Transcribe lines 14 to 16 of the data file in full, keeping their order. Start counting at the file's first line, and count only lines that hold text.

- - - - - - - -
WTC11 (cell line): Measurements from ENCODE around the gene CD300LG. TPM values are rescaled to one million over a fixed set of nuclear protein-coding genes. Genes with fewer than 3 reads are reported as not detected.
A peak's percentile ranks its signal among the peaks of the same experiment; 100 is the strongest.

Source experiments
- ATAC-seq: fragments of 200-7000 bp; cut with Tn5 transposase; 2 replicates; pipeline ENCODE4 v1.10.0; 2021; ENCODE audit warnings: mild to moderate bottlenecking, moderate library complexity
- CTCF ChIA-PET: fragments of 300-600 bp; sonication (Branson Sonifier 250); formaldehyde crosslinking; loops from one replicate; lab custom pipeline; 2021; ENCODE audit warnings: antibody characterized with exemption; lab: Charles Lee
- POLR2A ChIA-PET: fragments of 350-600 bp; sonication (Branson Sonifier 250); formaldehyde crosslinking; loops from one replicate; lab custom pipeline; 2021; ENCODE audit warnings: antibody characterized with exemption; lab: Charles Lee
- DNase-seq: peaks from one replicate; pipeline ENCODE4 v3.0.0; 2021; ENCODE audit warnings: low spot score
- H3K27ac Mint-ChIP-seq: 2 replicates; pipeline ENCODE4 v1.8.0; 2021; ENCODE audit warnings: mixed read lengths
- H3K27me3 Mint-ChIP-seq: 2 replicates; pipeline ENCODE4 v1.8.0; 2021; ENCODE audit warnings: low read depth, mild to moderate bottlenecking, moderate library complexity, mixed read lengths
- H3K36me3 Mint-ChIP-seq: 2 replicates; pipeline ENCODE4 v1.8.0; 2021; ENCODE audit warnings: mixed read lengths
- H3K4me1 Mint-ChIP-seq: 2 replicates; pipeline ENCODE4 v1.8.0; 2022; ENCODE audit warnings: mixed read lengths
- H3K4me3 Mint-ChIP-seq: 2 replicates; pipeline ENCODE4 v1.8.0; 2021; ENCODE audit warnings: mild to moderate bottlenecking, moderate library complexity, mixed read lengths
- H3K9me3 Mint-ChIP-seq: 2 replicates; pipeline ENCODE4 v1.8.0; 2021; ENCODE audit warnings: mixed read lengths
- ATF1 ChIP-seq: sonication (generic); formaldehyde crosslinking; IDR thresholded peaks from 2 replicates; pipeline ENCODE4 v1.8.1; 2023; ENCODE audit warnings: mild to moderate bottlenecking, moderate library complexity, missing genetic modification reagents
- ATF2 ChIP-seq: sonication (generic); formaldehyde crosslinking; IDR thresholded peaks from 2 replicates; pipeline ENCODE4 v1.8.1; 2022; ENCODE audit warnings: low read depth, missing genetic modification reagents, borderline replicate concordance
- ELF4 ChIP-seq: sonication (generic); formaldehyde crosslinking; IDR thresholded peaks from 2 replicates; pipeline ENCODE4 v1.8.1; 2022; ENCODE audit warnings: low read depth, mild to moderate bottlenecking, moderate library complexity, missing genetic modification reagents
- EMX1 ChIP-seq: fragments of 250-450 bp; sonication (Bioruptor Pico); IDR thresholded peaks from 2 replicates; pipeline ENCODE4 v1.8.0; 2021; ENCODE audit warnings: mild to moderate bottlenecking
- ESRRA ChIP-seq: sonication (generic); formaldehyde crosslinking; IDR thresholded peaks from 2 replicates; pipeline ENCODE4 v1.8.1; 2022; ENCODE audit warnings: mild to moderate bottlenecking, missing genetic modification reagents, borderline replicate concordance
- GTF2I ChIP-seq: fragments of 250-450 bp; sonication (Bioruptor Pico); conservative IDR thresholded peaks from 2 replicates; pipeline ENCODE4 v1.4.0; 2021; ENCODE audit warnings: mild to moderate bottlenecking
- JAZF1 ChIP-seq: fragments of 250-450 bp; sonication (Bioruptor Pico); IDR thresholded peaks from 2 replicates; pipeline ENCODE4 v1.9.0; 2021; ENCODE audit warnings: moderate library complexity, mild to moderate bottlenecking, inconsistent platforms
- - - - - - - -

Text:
- ATF1 ChIP-seq: sonication (generic); formaldehyde crosslinking; IDR thresholded peaks from 2 replicates; pipeline ENCODE4 v1.8.1; 2023; ENCODE audit warnings: mild to moderate bottlenecking, moderate library complexity, missing genetic modification reagents
- ATF2 ChIP-seq: sonication (generic); formaldehyde crosslinking; IDR thresholded peaks from 2 replicates; pipeline ENCODE4 v1.8.1; 2022; ENCODE audit warnings: low read depth, missing genetic modification reagents, borderline replicate concordance
- ELF4 ChIP-seq: sonication (generic); formaldehyde crosslinking; IDR thresholded peaks from 2 replicates; pipeline ENCODE4 v1.8.1; 2022; ENCODE audit warnings: low read depth, mild to moderate bottlenecking, moderate library complexity, missing genetic modification reagents